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Teaching Children Respect

Updated on February 19, 2015
Respect can become a big issue during the pre-teen years.
Respect can become a big issue during the pre-teen years.

Everyone says it, and we all know. Many children are disrespectful to each other, to parents, to teachers, and to elders. Why?

Not all kids are disrespectful, but I think most would agree that generally children exhibit more disrespectful behavior today than in generations past. We still have a lot of good kids around, but we also have more bullying, more profanity, and more violence instigated by children.

So what is a parent to do? How do you encourage your child to be respectful?

First, and foremost, realize children learn by example. You are the role model. Respect others around you, even when you get angry. Don't start cursing out the driver who cuts in front of you, don't yell at your spouse, and don't call the neighbor who does not agree with you "a jerk." Respect the people around you because little ears hear everything you say and little eyes see everything you do. Children start learning as infants, and they learn from you. A good rule to follow: if you would not say or do it in front of your grandma, you shouldn't say it or do it in front of your child.

As an infant becomes a toddler and learns to talk, start teaching them manners, and insist on the use of manners in your household. This starts with "please" and "thank you" and continues with asking and not demanding. Remember, young children have to be reminded over and over again. Remind them and encourage them; give them verbal praise when they remember to be polite on their own. Remind them when they forget -- they're still learning.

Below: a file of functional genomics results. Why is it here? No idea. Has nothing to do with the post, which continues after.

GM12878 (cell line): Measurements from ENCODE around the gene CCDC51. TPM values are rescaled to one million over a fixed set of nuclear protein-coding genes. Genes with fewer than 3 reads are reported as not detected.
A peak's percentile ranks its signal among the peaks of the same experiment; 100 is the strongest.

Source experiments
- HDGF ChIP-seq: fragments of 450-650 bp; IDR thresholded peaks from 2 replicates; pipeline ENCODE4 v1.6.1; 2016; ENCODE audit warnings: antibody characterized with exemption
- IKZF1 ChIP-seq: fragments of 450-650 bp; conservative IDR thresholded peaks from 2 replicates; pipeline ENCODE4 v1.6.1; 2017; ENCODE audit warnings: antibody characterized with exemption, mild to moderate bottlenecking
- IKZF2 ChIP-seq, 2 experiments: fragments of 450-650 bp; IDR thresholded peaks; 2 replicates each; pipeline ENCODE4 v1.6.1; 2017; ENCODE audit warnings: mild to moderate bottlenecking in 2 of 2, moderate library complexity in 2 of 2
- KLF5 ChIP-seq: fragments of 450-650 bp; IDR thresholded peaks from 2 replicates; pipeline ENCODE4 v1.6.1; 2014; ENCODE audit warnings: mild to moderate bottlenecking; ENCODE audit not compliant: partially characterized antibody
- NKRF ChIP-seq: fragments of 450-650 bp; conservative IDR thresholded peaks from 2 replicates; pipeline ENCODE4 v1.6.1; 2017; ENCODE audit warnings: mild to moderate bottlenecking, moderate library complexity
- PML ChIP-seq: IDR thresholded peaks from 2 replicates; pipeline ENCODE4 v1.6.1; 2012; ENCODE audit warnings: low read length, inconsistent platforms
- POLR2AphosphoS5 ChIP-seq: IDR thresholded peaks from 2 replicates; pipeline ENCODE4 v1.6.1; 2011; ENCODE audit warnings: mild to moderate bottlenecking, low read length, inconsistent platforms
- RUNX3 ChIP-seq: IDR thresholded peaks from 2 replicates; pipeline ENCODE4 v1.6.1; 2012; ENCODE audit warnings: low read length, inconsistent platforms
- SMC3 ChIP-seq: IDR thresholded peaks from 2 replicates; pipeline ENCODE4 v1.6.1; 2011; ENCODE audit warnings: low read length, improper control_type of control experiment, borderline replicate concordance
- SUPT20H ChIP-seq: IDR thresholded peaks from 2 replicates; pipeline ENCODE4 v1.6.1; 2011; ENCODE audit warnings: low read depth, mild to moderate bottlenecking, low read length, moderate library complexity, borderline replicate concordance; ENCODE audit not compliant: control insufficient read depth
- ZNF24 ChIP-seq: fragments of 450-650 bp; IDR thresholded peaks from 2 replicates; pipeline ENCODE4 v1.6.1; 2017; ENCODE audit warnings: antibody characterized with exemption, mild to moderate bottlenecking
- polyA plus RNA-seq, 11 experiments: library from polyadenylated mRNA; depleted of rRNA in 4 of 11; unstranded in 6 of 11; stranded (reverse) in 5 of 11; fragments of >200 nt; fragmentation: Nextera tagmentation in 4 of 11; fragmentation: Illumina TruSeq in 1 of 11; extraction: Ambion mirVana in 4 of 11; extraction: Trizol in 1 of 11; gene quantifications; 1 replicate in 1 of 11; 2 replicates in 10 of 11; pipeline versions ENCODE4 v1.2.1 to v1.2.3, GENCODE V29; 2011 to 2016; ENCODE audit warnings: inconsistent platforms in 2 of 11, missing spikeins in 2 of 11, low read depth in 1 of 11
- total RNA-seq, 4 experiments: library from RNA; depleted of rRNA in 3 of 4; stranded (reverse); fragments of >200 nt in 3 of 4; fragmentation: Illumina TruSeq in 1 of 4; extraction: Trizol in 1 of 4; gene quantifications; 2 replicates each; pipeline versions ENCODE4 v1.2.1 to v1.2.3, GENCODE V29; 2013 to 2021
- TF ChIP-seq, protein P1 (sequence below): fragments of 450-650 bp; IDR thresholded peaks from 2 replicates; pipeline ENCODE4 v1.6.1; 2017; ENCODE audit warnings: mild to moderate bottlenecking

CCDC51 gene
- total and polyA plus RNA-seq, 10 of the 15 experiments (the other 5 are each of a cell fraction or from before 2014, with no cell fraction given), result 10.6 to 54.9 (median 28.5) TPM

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As children get into to school, they will likely be introduced to profanity and other rude behaviors. They will likely come home and try out these behaviors in your home; set limits immediately. Children need to understand that rude behavior is not acceptable, and if it happens, there will be a consequence. With young children "timeout" may work, but as children get older, you may have to come up with another consequence. Losing privileges can be quite effective if the privilege is important to the child. At our home my son is required to write an apology to me for the misbehavior; this usually acts as a deterrent, and he really does not want to take time to write apology letters, so he quits doing the bad behavior.

Whatever you choose as a consequence, you must be consistent. Children must always follow the rules of the household, and if they break a rule, talking back for example, there must always be a consequence. Consistency is key!

Monitor what your child watches on tv, what music s/he listens to, what information they're looking at on the computer. Media today is loaded with images of people being disrespectful to one another. We've all heard the old adage "Monkey see, monkey do," well, children, in some ways, are like monkeys. Watch what your kids watch!

As children get older and the misbehavior becomes more severe, the consequence needs to become more severe. If your teenager swears at you, the consequence should be loss of something they value-- like use of the car.

Parenting is difficult, but it is important that we establish the value of respect in our children. This is not the teacher's job, this is not society's job.This is the parent's job!


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